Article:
Dear UMPI Community,
It is with a most heavy heart that I share the news of Donald N. Zillman’s passing early this morning. Don served as UMPI’s president from 2006-2012 and was a beloved leader, not just on our campus, but on the many other University of Maine System campuses where he provided critical leadership over the years as well as in the communities where he lived and offered up countless hours of service.
Don was known for many things: his eloquence in delivering talks, his willingness to strike up a conversation with anyone while taking his dog Matisse (and later Vinnie) for walks and runs around campus, his dedication as a scholar, his passion for running (in 2022, he fulfilled his lifelong desire to finish well over 1,000 road races), and his love for Rotary. But he was most especially known around campus for how much he cared about this place and each and every person here. After announcing that he would be stepping down in 2012, he noted: “What started as an emergency fill-in for two years has been the most rewarding and challenging work in my career. I will miss it greatly and look forward to staying connected with UMPI when I return to full time teaching and academic research in Maine.”
And stay connected he did. He and his wife Linda established the Zillman Family Professorship in 2013, which has allowed our faculty to conduct deep dives into their research. They provided the very first gift to the Zillman Family Greenhouse, expanding the capacity for on-campus agricultural research. Their gift to expand the University of Maine Museum of Art in Bangor to include five new galleries impacted art lovers around the state, giving us the Linda G. and Donald N. Zillman Art Museum. And they returned to UMPI just last year to serve as our commencement speakers and receive honorary doctorates. I know it is a sadness to me, personally, and others who knew Don that this would be his last visit here.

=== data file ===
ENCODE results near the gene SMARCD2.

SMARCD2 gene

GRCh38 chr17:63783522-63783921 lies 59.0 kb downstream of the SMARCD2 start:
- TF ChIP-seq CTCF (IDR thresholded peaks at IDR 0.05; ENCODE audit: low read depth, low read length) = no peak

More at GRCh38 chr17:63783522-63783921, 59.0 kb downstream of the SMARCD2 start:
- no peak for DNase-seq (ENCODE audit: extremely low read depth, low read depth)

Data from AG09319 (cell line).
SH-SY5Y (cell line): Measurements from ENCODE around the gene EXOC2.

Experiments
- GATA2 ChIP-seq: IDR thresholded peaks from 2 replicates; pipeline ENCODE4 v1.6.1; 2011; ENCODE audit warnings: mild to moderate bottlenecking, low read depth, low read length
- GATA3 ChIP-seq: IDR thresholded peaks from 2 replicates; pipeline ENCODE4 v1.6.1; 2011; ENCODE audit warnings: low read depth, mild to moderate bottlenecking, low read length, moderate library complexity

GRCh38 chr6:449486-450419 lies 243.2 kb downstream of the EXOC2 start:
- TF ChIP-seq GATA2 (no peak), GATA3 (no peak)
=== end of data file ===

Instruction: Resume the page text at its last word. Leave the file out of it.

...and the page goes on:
Our thoughts are with Linda at this difficult time. I’ll be sure to pass along the obituary and related information as it becomes available. But let me end this message the way Don would, with a bright note. There are several people who have had a profound impact on UMPI throughout its history–Sanford Preble, Clifford O.T. Wieden, Caroline Gentile. And I would add Don’s name alongside them. He came to us at a most critical time and cleared a path toward a brighter future for us. He will be incredibly missed.